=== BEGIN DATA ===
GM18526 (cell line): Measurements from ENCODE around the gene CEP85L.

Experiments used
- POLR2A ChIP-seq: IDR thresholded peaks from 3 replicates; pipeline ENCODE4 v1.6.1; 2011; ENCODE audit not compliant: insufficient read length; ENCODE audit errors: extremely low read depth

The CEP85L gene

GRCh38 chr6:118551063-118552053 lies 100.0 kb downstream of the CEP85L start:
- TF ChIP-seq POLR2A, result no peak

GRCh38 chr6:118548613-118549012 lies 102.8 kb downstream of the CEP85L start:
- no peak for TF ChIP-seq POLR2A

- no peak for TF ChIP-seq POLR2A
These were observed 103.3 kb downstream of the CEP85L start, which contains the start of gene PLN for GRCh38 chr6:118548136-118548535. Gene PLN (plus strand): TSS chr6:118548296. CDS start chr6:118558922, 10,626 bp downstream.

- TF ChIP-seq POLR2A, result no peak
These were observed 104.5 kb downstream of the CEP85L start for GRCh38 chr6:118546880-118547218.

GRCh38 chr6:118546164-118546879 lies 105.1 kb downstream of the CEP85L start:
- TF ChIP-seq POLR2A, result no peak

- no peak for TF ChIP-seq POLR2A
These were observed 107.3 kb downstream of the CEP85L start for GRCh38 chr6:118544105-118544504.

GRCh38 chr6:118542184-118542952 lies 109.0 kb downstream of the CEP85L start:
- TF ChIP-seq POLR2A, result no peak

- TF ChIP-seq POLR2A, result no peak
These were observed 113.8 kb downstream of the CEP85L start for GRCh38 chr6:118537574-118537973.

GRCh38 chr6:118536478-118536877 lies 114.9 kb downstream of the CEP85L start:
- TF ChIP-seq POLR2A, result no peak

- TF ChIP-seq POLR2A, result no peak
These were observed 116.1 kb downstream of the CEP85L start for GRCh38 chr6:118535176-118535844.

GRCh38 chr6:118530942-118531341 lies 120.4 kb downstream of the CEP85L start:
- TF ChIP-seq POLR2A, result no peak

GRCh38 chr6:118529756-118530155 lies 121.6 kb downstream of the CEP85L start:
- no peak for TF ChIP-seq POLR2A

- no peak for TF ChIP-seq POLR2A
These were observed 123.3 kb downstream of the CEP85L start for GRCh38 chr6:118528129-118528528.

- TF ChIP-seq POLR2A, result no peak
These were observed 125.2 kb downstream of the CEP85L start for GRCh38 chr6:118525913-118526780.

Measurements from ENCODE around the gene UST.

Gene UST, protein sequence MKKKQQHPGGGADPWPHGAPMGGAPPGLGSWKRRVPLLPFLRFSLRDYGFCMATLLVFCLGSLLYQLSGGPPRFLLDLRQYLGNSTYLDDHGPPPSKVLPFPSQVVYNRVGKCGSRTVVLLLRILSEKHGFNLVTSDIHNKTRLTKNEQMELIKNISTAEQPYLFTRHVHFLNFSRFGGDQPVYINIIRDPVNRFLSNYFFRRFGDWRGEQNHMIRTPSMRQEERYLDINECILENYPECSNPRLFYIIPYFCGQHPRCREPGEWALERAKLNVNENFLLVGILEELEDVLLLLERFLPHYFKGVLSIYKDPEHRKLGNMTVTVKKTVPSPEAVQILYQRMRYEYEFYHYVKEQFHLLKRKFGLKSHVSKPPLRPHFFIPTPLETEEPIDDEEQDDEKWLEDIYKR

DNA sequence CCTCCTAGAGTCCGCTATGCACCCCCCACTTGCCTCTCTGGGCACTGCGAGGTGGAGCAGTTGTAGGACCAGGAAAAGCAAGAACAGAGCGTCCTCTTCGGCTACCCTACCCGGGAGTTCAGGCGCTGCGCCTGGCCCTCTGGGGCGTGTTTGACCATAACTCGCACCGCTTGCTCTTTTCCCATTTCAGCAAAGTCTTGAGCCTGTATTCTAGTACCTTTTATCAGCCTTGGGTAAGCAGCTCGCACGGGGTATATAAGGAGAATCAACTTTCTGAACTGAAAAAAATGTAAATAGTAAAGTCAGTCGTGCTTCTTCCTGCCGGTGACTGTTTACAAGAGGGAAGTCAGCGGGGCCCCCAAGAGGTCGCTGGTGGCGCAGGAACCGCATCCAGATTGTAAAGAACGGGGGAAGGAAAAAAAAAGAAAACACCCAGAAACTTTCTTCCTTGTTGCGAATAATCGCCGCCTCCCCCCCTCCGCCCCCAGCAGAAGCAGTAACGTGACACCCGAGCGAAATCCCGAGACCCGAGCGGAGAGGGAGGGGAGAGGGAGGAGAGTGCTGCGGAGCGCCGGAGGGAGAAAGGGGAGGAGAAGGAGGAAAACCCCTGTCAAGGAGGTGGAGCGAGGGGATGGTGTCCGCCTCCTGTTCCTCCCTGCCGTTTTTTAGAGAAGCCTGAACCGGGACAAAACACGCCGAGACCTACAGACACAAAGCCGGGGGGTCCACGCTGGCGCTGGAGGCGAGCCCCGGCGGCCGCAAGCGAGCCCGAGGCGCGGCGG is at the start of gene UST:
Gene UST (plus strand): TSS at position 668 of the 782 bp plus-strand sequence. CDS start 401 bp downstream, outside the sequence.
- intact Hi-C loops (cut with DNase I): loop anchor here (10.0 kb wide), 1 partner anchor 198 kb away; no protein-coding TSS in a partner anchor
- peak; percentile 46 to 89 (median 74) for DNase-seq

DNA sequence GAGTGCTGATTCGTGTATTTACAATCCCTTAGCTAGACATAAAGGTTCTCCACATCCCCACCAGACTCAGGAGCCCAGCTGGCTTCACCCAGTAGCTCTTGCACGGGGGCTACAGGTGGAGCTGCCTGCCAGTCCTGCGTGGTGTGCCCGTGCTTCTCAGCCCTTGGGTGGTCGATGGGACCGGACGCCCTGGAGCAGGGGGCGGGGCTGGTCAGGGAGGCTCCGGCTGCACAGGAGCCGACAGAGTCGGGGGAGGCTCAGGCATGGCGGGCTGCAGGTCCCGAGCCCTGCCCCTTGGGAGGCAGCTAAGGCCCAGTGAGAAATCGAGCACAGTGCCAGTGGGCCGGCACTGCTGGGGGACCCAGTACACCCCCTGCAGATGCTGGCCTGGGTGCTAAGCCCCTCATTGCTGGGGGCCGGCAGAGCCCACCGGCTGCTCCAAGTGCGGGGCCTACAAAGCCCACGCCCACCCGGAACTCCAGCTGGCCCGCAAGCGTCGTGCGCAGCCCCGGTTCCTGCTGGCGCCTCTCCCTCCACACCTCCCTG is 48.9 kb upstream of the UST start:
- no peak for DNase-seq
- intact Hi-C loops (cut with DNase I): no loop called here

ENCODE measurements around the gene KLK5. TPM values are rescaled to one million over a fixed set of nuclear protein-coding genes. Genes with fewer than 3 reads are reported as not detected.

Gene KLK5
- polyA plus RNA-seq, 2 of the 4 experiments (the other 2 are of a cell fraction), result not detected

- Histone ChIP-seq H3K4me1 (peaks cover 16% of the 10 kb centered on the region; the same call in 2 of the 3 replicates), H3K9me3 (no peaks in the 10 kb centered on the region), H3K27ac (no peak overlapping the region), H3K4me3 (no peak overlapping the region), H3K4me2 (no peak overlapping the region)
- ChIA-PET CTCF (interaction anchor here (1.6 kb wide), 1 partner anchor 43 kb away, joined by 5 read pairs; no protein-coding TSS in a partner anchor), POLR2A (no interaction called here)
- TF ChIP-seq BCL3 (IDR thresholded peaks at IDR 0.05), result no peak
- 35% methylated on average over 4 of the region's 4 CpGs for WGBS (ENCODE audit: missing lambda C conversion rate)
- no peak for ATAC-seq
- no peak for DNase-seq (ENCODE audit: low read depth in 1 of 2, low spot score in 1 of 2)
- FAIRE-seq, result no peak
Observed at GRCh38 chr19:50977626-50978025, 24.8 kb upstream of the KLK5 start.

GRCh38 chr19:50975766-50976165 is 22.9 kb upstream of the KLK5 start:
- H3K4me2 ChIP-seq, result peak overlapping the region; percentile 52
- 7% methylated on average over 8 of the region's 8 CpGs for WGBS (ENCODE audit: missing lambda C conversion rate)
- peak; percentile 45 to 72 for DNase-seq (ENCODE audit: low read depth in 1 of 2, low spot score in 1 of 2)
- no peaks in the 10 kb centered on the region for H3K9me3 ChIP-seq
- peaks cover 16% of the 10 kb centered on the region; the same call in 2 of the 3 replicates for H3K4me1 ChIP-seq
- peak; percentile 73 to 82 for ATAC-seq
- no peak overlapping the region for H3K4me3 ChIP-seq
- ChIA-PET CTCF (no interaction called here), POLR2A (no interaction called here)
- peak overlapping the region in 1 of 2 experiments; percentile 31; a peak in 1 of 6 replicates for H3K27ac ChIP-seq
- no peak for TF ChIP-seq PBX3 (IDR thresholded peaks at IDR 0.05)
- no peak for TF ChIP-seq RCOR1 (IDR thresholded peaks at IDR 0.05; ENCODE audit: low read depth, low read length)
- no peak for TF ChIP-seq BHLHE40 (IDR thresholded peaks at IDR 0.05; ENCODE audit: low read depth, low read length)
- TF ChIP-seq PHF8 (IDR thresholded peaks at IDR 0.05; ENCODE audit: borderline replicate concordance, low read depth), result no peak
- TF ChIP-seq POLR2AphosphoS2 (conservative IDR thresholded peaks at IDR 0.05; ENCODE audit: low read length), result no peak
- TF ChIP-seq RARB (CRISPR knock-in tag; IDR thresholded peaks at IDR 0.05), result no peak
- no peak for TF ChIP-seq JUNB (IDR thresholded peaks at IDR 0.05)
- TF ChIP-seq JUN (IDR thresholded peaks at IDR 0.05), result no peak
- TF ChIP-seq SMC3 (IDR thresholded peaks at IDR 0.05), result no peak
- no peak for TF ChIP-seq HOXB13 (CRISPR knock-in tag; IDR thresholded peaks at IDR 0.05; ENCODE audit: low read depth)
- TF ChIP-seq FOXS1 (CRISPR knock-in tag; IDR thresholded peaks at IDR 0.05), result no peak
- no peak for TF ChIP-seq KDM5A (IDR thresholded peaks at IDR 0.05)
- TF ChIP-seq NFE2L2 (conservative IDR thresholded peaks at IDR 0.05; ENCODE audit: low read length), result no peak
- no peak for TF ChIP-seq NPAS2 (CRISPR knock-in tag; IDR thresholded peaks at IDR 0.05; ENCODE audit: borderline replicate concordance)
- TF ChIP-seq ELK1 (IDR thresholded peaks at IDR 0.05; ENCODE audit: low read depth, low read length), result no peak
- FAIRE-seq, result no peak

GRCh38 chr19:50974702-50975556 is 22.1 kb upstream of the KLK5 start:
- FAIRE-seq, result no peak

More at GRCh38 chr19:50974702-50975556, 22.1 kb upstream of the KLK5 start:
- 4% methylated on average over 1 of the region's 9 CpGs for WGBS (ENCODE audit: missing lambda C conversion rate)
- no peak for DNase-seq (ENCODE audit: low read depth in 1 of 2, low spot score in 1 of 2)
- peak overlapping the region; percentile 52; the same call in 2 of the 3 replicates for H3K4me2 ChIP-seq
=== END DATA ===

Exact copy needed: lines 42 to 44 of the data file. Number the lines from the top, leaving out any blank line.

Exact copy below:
ENCODE measurements around the gene KLK5. TPM values are rescaled to one million over a fixed set of nuclear protein-coding genes. Genes with fewer than 3 reads are reported as not detected.

Gene KLK5
- polyA plus RNA-seq, 2 of the 4 experiments (the other 2 are of a cell fraction), result not detected